In a clean environment, screen will source that default ~/.screen/configs/main, which will:

Why is this useful? Because, now I can do something like this:

SCREEN_CONF=rtorrent screen

And screen will instead source that explicitly set ~/.screen/configs/rtorrent which yields:

Et viola, no mutt or ncmpcpp, but rtorrent instead (same thing happens with irssi).

Oh, but it gets better! Now we’ll add some aliases to ~/.bashrc to complete the whole thing:

Oh how beautiful, how simple, how easy. I type rtorrent, what happens?

Screen checks for any running screens with session-name “rtorrent” and re-attaches here and now. If none are found, screen opens a new screen (using the rtorrent file) and names the session “rtorrent” so we can -D -R it explicitly thereafter.

All of this happens for irssi too, and can be used for any app (or multi-app setup) you want.

Pretty KISS if I do say so.

05 Dec 2009, tagged with linux

Mutt + Gmail + Offlineimap

Most people use Gmail. Some people like CLI mail clients. This post describes how I use Gmail in the best CLI mail client, mutt. Many people will back me up when I say it’s a very good setup.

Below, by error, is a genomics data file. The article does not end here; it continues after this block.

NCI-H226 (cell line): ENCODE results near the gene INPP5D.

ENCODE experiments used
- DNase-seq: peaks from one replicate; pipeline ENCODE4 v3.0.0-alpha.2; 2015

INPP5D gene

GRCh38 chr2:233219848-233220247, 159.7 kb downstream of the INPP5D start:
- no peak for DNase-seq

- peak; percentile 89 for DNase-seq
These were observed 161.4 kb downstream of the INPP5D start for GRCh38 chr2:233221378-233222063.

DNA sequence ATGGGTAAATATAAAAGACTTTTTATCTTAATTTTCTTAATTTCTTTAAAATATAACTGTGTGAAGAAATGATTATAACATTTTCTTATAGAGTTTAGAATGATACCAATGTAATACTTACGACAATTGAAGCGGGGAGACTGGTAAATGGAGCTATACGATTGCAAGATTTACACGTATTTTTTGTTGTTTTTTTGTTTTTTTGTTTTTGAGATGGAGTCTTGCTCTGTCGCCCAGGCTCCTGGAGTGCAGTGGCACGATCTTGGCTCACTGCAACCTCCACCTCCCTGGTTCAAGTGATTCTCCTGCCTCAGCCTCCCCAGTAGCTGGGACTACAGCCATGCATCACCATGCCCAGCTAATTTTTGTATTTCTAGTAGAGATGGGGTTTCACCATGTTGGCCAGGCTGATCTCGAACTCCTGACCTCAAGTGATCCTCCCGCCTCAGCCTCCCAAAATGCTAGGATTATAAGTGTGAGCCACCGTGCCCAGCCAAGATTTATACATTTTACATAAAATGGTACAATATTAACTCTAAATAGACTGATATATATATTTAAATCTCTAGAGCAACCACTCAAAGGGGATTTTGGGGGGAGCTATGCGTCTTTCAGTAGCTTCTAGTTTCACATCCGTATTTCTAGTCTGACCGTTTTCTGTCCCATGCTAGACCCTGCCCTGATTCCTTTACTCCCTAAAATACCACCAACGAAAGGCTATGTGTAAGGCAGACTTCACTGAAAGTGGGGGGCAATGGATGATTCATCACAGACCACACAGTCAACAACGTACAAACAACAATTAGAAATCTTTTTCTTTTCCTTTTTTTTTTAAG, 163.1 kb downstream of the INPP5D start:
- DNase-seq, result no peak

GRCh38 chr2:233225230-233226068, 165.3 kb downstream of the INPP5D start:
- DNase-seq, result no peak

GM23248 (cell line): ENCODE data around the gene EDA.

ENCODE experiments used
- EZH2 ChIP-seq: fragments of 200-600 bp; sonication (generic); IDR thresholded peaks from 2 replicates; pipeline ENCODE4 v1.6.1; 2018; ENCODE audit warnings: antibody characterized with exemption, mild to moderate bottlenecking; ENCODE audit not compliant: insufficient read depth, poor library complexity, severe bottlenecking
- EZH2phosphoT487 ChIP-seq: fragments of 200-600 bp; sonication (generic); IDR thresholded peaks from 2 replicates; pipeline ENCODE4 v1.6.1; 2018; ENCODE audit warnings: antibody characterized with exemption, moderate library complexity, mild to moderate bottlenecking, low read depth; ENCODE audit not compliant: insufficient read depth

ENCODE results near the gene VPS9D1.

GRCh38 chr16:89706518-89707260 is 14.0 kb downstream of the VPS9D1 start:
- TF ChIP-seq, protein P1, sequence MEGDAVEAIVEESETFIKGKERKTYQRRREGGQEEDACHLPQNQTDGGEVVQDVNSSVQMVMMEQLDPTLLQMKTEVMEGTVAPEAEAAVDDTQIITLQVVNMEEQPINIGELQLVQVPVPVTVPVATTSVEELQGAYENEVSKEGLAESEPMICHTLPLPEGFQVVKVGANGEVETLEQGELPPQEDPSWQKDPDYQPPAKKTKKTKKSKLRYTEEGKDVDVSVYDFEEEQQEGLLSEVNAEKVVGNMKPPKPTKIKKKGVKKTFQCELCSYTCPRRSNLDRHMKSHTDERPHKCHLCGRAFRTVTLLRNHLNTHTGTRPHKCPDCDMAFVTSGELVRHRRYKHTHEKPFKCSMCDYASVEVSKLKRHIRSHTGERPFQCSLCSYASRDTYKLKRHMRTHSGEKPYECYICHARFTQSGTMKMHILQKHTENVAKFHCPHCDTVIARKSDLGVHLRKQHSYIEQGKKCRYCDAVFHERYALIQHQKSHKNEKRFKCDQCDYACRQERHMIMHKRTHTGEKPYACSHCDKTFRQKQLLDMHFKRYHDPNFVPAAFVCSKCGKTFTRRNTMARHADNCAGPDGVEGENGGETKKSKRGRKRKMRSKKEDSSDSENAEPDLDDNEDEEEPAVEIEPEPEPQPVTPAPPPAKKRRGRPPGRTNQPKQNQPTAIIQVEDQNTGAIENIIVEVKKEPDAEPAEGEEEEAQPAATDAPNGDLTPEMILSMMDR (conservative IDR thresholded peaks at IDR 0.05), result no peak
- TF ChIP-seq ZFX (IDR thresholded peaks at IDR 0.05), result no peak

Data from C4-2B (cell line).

For reference, my complete and current setup can be found with my dotfiles.

Offlineimap

Step one is to setup Offlineimap to keep ~/Mail in sync with Gmail. This is a two way sync so anything moved, deleted, or sent from any IMAP-connected device or our local mutt interface will act exactly the same. This also has the benefit of storing offline, local copies of all your mails.

First, install Offlineimap and fill in an ~/.offlineimaprc like so:

Test that this works by running offlineimap -o. Your first sync could take some time, but once done, you should see the folders under ~/Mail/Gmail with the proper structure.

Once you’re satisfied syncing is working, we’ll schedule a periodic sync via cron.

There are some tempting options offlineimap has for daemonizing itself to handle periodic syncing for you – in my experience these don’t work. Scheduling a full offlineimap run via cron is the only working setup I’ve been able to find.

To work around a thread-joining bug, I’ve landed on a wrapper script that spawns offlineimap to the background then babysits the process for up to 60 seconds. If it appears to be hung, it’s killed.

Set this script to run as frequently as you want, by adding something like the following to your crontab – I chose to sync once every 3 minutes:

*/3 * * * * /path/to/mailrun.sh

Msmtp

Now we need a way to send mails. I like msmtp, you can also use other smtp clients. If you choose to install msmtp, the config file is at ~/.msmtprc and should look like this:

account default 
host smtp.gmail.com
port 587
protocol smtp
auth on
from user@gmail.com
user user@gmail.com
password secret